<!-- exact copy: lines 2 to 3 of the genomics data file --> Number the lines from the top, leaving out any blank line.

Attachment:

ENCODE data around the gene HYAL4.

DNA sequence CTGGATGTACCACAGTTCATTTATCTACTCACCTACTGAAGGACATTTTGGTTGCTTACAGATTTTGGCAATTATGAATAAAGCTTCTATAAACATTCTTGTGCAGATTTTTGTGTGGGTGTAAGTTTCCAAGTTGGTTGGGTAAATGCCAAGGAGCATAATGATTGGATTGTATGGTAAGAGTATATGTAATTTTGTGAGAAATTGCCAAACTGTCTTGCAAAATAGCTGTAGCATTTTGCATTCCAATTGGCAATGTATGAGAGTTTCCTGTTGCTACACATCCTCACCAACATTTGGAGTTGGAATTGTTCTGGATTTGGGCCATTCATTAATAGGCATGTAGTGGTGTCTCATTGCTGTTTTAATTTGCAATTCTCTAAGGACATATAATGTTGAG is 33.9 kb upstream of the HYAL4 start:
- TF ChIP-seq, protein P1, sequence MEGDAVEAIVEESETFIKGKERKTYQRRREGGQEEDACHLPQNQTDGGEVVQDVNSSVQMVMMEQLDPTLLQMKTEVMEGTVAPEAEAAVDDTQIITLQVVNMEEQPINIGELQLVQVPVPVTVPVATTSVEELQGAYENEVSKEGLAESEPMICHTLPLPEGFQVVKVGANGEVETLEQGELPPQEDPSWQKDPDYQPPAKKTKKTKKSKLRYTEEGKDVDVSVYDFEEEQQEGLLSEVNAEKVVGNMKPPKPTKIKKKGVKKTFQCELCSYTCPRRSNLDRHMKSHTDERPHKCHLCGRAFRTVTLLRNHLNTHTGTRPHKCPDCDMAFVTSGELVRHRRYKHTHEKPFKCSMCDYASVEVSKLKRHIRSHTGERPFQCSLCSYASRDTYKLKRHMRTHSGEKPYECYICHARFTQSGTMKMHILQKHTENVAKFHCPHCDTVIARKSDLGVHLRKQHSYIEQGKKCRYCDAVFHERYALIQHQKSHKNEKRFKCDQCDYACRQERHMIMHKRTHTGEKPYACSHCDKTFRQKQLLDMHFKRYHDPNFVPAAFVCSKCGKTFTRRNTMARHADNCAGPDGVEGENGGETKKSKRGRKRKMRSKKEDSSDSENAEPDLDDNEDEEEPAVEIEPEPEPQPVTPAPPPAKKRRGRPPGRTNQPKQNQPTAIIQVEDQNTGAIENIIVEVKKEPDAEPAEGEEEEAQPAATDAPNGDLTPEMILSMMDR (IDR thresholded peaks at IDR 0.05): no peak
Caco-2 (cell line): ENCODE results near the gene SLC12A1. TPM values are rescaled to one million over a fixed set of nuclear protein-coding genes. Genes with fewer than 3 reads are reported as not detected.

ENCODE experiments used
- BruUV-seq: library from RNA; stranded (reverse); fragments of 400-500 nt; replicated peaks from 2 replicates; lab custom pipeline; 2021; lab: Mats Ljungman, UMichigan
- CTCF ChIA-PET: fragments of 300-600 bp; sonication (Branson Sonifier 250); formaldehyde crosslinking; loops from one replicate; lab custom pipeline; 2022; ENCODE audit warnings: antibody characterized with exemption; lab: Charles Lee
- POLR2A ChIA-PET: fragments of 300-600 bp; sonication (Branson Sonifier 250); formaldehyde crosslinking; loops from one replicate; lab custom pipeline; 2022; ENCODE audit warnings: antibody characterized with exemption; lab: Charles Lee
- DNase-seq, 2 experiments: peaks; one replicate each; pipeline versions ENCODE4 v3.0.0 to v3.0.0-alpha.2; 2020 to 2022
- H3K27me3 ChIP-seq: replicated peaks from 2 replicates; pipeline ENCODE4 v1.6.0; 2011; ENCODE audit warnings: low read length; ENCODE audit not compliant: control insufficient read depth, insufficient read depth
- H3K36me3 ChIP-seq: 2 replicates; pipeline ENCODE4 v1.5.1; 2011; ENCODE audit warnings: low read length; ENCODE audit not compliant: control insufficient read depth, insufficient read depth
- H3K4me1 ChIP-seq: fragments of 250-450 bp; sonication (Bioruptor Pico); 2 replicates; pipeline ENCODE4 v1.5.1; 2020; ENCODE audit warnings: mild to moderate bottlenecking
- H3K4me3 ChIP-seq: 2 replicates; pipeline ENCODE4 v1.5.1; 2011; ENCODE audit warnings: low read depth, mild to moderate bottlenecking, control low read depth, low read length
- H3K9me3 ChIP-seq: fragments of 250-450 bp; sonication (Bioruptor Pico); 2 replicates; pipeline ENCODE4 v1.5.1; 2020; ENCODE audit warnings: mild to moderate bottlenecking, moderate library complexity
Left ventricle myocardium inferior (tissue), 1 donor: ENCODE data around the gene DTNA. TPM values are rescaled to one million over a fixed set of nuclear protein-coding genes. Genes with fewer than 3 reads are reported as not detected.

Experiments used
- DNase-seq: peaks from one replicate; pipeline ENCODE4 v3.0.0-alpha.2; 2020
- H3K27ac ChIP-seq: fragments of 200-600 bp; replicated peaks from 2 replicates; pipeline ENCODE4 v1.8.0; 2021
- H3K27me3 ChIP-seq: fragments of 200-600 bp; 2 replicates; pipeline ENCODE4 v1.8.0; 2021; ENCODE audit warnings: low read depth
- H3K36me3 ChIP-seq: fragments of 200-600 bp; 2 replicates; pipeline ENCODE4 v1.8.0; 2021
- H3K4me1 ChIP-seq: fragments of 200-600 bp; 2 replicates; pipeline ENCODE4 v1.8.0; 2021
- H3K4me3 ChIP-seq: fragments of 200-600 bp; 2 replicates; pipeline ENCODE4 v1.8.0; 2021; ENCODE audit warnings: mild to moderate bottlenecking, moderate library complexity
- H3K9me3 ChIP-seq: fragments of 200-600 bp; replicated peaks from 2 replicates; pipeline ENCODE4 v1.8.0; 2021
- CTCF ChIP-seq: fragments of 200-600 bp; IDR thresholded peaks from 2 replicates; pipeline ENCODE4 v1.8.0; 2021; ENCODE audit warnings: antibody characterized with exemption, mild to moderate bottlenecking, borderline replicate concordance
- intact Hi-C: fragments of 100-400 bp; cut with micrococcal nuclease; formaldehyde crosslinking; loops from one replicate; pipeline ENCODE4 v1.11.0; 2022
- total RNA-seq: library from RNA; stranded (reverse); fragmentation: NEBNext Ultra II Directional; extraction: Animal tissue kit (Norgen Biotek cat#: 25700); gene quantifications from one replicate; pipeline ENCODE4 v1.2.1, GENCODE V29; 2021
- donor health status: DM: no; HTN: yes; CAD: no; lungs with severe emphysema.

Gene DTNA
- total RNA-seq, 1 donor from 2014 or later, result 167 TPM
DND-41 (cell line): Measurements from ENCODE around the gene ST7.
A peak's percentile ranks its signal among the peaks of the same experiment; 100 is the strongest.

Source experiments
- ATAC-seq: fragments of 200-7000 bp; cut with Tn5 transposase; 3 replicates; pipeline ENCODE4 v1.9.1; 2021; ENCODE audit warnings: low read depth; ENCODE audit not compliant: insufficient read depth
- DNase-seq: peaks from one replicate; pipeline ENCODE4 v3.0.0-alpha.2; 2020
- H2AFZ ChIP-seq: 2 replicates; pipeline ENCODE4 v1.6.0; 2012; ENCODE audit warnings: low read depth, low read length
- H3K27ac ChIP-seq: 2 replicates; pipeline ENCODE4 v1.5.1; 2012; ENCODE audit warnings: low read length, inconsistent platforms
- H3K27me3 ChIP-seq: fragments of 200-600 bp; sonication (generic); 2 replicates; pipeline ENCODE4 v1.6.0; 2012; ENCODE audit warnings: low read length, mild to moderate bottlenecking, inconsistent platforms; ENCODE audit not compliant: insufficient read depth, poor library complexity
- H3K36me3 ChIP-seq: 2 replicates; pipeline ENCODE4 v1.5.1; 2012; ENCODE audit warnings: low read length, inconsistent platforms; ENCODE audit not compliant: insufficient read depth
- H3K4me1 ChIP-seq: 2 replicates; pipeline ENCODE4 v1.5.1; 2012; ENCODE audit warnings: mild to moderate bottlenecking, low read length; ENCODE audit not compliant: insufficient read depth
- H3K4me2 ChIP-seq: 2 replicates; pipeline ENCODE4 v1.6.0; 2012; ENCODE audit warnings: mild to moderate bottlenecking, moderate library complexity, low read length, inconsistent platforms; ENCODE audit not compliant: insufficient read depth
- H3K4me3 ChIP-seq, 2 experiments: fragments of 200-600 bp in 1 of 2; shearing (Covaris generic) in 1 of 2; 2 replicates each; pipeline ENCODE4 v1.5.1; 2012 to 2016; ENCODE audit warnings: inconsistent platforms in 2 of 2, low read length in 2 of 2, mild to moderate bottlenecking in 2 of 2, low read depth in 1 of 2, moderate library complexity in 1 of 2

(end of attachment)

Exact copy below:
DNA sequence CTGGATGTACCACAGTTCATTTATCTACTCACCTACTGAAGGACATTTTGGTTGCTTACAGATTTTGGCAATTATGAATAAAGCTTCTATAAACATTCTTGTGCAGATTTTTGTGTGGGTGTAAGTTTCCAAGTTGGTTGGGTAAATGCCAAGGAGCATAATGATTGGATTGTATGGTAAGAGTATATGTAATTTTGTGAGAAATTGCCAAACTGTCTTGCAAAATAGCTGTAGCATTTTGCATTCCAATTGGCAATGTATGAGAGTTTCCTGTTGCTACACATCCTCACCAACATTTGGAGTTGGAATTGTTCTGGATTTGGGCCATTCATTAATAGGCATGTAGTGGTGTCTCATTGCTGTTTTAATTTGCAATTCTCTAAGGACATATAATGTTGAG is 33.9 kb upstream of the HYAL4 start:
- TF ChIP-seq, protein P1, sequence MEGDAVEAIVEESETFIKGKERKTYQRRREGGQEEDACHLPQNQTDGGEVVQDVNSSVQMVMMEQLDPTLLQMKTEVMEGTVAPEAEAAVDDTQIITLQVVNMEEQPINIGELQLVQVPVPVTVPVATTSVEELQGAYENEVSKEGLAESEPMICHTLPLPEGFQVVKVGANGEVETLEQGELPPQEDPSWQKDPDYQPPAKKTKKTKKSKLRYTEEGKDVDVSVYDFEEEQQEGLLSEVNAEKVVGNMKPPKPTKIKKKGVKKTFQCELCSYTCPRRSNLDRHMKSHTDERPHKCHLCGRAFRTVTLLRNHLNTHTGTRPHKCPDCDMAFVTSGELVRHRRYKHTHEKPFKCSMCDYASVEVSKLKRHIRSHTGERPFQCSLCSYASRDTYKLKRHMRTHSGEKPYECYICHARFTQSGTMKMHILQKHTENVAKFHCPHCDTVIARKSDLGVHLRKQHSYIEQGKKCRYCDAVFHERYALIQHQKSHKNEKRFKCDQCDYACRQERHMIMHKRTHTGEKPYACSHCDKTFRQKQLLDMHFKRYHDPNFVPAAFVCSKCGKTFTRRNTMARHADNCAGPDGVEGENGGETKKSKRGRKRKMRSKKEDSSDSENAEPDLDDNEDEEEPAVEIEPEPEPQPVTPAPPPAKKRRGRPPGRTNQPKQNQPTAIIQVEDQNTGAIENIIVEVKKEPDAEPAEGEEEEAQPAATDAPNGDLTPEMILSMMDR (IDR thresholded peaks at IDR 0.05): no peak